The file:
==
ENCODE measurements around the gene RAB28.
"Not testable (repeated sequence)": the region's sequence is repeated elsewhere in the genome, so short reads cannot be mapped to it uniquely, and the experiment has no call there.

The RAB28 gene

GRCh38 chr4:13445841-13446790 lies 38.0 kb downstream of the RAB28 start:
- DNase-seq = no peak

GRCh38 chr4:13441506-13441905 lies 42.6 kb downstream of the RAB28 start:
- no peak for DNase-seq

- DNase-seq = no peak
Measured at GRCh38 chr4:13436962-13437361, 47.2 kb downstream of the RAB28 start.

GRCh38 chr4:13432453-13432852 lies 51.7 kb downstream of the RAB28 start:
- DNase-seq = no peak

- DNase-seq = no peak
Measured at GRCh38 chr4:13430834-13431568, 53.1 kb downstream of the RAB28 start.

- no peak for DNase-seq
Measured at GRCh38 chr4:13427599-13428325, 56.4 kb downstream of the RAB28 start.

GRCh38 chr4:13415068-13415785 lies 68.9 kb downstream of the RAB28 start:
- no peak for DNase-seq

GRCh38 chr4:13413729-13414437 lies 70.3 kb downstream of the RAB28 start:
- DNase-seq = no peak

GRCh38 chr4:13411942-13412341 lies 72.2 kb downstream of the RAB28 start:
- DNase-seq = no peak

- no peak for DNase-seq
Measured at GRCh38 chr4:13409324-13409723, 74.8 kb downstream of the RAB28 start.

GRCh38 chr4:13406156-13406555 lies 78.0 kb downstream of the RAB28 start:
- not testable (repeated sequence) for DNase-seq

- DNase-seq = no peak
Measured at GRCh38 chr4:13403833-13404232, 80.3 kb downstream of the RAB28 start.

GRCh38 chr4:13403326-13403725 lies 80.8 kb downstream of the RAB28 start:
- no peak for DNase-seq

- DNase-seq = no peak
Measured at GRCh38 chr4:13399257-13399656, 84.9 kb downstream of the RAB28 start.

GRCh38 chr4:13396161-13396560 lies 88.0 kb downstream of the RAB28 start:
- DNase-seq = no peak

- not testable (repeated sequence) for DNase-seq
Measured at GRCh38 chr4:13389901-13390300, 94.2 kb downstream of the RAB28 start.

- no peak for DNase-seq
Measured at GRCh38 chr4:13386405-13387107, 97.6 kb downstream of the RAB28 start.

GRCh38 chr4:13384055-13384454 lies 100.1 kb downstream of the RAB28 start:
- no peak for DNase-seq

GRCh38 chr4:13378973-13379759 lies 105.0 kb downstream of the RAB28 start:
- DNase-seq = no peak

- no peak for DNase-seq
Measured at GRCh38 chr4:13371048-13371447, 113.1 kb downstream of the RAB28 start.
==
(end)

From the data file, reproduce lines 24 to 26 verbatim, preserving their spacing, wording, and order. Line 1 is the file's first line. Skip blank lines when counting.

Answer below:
GRCh38 chr4:13406156-13406555 lies 78.0 kb downstream of the RAB28 start:
- not testable (repeated sequence) for DNase-seq

- DNase-seq = no peak